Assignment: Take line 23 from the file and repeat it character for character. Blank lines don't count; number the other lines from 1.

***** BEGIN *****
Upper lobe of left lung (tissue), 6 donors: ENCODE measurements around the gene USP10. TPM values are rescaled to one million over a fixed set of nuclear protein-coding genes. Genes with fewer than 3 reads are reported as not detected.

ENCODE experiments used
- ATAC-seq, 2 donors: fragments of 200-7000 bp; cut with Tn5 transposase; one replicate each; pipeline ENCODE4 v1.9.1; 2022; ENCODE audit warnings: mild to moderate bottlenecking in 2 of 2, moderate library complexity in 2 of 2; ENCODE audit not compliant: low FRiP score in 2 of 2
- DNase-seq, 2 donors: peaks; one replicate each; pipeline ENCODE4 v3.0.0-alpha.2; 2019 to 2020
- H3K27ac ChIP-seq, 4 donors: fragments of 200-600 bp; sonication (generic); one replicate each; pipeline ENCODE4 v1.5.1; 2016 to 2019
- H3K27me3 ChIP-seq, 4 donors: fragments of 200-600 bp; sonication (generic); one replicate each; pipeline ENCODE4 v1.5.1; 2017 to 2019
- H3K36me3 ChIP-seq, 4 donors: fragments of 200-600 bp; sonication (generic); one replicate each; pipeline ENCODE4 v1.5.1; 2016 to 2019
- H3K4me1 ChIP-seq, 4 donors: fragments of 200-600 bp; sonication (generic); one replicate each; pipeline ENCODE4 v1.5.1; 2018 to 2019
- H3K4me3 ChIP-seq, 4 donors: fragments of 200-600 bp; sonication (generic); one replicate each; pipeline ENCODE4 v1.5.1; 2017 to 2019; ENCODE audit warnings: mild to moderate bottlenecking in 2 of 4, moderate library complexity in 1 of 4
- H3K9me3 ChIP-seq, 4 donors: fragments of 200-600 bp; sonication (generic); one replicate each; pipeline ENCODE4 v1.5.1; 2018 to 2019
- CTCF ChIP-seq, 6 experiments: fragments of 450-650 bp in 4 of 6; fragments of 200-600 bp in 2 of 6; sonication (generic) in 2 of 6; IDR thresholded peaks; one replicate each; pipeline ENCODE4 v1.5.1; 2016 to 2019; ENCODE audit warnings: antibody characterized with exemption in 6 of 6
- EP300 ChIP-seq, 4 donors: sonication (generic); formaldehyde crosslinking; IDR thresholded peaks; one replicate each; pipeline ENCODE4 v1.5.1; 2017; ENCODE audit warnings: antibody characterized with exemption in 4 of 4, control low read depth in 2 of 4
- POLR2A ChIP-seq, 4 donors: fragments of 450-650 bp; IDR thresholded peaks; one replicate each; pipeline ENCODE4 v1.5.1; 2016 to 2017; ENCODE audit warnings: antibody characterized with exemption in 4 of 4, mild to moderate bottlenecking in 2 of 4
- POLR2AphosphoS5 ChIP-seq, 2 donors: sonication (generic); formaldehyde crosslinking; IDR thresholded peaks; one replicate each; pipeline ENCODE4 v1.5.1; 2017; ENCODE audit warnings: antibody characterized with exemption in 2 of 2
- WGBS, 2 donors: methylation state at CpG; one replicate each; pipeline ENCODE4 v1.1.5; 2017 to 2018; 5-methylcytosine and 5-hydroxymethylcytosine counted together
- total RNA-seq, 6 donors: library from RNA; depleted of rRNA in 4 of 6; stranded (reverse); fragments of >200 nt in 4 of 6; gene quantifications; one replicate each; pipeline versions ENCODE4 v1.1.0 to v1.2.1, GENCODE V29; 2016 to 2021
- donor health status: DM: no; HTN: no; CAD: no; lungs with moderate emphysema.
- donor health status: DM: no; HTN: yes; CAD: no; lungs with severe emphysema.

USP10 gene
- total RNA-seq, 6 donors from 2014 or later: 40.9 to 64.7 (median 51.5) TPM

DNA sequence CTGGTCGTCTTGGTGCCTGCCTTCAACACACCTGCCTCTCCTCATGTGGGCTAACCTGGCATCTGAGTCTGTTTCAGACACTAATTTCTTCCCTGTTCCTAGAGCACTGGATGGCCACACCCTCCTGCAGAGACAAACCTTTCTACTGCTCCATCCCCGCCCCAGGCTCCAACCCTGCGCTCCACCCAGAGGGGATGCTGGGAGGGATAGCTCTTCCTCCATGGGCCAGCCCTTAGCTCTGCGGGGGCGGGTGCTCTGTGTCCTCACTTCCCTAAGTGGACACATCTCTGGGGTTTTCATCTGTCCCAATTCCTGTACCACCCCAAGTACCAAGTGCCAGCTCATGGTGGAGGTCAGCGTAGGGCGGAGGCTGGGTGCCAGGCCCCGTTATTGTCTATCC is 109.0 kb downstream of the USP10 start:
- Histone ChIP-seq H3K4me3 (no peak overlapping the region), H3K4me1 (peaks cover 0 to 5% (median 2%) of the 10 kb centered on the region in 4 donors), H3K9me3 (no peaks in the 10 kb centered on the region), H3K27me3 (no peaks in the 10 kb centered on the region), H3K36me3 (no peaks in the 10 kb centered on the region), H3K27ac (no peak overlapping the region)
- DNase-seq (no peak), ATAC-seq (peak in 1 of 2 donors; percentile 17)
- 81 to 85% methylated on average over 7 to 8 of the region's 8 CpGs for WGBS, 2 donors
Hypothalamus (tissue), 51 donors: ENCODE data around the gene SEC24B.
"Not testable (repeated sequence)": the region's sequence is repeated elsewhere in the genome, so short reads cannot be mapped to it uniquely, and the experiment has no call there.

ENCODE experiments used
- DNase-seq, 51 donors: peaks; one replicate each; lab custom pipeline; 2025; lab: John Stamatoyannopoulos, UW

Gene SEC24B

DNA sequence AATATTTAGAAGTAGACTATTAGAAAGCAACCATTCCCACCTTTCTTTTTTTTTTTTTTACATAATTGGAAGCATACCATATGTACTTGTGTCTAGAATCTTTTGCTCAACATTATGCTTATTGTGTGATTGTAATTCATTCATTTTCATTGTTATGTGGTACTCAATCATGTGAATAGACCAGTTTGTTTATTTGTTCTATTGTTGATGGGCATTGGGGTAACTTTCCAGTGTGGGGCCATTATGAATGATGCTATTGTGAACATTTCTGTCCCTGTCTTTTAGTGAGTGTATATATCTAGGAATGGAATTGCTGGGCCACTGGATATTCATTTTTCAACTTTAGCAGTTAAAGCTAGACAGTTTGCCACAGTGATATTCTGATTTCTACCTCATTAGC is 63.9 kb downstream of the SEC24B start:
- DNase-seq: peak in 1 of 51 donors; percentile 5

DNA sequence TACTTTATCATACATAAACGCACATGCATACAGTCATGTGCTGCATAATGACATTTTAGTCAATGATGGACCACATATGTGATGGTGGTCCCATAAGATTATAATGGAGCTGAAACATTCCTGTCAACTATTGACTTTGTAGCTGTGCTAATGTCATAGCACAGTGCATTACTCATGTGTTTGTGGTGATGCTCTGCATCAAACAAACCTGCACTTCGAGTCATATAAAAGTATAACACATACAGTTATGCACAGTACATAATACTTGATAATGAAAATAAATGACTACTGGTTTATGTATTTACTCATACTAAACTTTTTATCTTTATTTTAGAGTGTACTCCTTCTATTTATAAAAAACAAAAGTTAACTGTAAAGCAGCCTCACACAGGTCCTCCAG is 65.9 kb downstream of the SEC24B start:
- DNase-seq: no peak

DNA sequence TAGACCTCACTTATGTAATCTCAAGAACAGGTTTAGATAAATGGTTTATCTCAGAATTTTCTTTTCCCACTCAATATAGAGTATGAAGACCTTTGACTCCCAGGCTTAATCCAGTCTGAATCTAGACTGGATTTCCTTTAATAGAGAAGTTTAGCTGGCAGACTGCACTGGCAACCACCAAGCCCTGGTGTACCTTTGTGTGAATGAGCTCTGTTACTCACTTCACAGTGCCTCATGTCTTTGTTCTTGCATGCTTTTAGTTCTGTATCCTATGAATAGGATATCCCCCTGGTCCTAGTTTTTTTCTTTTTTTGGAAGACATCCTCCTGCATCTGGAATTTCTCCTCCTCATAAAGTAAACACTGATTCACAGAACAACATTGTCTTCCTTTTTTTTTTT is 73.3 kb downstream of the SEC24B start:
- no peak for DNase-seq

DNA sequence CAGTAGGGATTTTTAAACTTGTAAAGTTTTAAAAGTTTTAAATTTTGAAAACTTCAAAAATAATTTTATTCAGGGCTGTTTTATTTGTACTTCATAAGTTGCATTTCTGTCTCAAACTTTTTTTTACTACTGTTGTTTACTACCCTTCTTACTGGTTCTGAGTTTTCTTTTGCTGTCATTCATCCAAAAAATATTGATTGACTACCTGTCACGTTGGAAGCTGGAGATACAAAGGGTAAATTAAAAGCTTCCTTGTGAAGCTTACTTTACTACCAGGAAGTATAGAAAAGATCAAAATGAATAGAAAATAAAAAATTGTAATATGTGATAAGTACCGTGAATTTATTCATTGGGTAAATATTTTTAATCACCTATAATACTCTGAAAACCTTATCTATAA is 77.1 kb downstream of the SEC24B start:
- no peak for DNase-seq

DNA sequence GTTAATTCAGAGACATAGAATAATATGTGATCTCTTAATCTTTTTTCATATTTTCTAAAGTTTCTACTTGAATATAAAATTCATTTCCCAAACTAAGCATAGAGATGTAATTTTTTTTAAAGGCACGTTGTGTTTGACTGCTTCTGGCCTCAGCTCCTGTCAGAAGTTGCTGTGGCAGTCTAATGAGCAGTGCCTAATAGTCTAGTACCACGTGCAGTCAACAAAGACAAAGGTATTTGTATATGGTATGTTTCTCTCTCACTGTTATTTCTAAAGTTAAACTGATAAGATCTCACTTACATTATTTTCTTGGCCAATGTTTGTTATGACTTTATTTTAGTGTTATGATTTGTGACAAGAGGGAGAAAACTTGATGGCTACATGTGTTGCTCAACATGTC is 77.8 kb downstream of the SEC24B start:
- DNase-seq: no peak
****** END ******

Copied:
- DNase-seq (no peak), ATAC-seq (peak in 1 of 2 donors; percentile 17)